"It just means you see things in a way that's more pure, more abstract, more symbolic, more interesting in a way. I find a lot of times as you get older people sort of lose that perspective," said Burton, who is given to preceding or following his musings with a reflective "mmmmmmm, ohhhhhhh," punctuated by an epiphanic "yeah!"

While the dark, expressionistic style seen in the first two "Batman" movies has won him devoted fans, it also has a fair measure of detractors, which again he does not understand.

"I've been criticized for things looking good and there not being any substance, and that always sort of upset me. But the films that had impact on me as a child, I could never remember any of the story, what I could remember was images which were burned into my consciousness," Burton said.

"It's FILM," he added, with an implied 'Duh.' "When you read a book you get something different. I don't even know what something that looks good is, in a way ... my desire is to create an image that ... stays with you, where the image is part of the emotional makeup of it," he said.

"It's part of the story. It's like a folk or a fairy tale, where they come more from the subconscious, as opposed to thinking or seeing things literally, on the completely intellectual level."


"Sleepy Hollow" seems set to dredge up that old Burton chestnut, with an early review in Variety calling it "as beautifully crafted a film as anyone could ever hope to see." The positive review went on to note that the main character, Ichabod Crane, "obviously like Burton himself, is adamant about seeing things his own way."

The New Yorker, however, directly criticized Burton "for not making a more involving movie around a great visual idea."

Mixed reviews are something he has come to see as part of the package, and even the worst ones, such as for his last film "Mars Attacks!" do not derail him.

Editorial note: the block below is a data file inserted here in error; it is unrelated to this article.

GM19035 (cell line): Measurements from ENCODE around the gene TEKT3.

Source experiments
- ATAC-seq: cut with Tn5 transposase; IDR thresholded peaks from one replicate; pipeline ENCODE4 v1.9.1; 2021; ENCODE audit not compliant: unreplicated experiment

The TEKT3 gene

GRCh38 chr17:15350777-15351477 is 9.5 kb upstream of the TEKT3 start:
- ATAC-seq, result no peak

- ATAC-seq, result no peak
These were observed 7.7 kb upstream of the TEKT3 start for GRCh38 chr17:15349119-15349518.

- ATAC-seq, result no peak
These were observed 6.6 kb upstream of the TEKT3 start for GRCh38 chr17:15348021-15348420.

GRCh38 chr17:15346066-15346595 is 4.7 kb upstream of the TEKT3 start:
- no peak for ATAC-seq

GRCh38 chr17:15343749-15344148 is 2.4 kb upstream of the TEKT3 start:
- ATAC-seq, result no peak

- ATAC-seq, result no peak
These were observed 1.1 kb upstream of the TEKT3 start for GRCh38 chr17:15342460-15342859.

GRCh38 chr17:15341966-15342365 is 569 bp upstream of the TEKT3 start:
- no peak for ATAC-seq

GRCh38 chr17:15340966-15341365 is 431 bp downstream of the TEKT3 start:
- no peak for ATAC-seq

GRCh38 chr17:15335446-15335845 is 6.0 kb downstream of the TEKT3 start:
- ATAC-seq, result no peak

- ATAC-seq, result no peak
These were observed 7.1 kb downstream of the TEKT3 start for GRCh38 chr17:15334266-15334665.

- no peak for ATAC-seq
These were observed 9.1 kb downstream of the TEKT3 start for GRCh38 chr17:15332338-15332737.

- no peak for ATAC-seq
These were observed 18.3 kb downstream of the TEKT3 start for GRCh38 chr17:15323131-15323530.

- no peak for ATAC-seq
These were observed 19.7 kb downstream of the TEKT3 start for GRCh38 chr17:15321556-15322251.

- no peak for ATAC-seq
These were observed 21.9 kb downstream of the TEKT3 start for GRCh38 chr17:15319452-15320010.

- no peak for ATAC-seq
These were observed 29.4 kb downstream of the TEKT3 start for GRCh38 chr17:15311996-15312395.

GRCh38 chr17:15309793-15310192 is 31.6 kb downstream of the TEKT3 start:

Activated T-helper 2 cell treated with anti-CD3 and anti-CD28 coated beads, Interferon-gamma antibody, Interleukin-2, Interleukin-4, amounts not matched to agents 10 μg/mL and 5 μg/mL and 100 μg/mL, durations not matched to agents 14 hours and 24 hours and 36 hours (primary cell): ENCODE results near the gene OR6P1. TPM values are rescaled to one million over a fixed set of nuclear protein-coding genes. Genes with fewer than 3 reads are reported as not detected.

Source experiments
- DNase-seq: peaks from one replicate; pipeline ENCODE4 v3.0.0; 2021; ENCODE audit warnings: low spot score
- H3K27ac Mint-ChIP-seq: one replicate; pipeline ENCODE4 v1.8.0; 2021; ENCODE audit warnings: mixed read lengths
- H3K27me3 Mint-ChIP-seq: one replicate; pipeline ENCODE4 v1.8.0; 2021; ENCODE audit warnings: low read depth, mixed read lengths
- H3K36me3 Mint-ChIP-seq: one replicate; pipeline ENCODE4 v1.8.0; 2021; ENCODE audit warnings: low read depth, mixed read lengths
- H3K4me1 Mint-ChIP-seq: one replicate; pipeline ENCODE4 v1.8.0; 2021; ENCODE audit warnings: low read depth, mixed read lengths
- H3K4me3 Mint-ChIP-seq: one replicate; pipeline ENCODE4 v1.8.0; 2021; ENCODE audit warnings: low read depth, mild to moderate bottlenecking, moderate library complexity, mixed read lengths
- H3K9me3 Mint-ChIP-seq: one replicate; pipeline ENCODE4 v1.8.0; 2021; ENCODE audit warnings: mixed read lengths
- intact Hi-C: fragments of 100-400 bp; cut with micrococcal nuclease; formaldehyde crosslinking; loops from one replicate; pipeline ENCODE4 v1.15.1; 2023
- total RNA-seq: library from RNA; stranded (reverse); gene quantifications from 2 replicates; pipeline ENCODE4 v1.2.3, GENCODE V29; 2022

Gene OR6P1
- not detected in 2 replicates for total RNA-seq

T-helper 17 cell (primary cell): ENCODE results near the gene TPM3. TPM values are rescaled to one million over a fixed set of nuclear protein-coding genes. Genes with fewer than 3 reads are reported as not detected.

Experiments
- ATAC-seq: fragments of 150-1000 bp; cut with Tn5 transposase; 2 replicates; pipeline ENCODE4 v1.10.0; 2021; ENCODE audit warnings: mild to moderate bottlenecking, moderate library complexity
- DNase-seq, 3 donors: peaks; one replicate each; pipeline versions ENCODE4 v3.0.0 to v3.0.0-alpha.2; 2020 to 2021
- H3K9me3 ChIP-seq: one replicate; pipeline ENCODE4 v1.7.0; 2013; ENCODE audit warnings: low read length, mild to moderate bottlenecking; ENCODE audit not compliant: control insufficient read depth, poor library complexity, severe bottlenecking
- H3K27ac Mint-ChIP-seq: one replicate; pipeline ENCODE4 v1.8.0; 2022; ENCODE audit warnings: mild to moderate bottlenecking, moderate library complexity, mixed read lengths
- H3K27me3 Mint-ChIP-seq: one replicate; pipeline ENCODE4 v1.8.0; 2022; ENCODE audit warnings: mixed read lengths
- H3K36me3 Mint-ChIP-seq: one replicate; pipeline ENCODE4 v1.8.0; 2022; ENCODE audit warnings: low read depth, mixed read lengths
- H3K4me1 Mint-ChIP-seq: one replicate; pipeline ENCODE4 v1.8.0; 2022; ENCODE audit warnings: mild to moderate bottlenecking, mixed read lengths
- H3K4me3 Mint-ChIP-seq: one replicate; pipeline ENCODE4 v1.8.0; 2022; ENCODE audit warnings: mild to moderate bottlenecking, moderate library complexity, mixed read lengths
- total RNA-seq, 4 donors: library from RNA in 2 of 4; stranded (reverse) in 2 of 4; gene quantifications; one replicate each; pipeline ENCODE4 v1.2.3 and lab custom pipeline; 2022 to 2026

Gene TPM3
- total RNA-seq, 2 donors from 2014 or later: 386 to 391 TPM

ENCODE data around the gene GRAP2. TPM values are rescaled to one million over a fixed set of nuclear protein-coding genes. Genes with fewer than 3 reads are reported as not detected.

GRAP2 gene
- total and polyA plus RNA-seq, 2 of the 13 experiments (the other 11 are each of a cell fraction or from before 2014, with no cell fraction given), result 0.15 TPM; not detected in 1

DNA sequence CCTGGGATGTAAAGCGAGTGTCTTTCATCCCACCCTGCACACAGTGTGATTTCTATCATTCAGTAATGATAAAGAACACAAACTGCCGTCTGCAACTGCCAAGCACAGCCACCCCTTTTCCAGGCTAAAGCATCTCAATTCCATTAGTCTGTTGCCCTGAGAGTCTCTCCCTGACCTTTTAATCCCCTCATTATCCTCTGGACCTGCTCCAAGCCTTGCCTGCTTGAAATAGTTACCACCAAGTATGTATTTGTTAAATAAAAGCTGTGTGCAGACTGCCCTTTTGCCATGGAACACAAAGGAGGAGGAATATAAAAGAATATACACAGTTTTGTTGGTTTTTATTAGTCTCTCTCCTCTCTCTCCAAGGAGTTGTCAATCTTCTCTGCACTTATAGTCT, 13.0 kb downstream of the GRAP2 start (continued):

"I've been equally surprised by a movie succeeding or failing," he said, adding that with the "Batman" box office bonanzas under his belt, "they think that you know what a hit movie is, when in fact you don't. All you have is your own passion for what you're trying to do, and you try to make it as good as possible."

So he had the same feelings about his hits like "Edward Scissorhands" and "Batman" as he did with the box office bombs "Ed Wood" and "Mars Attacks!" The latter which was also critically lambasted despite an all-star cast including Jack Nicholson and Glenn Close in a satire of 50s alien movies.

"I love all my movies, it's like they're your children with their warts and defects and all," he said. "I'll be kicking that one around for a couple of years," he said wryly, explaining that it takes him several years to be able to look back and view his films with the proper detachment.

The main lesson from "Mars Attacks!" so far is that "I should move to Europe," where it did well, Burton said with a laugh. "I felt like some people got it better there."

Still, he admits it was a bit of a jumble, "almost like an animated film."

A decade after Disney, he is still living, and sometimes battling for, an animated world -- or at least his twisted version of one.

"Working on 'The Fox and the Hound' was bad news because I couldn't really draw that style very well," he said of the typically sickly-sweet Disney film. "If they had done a scene where the Fox had been hit by a car I might've done well, but road-kill foxes ..." he added, trailing off.

One can only imagine what he would do to "Snow White."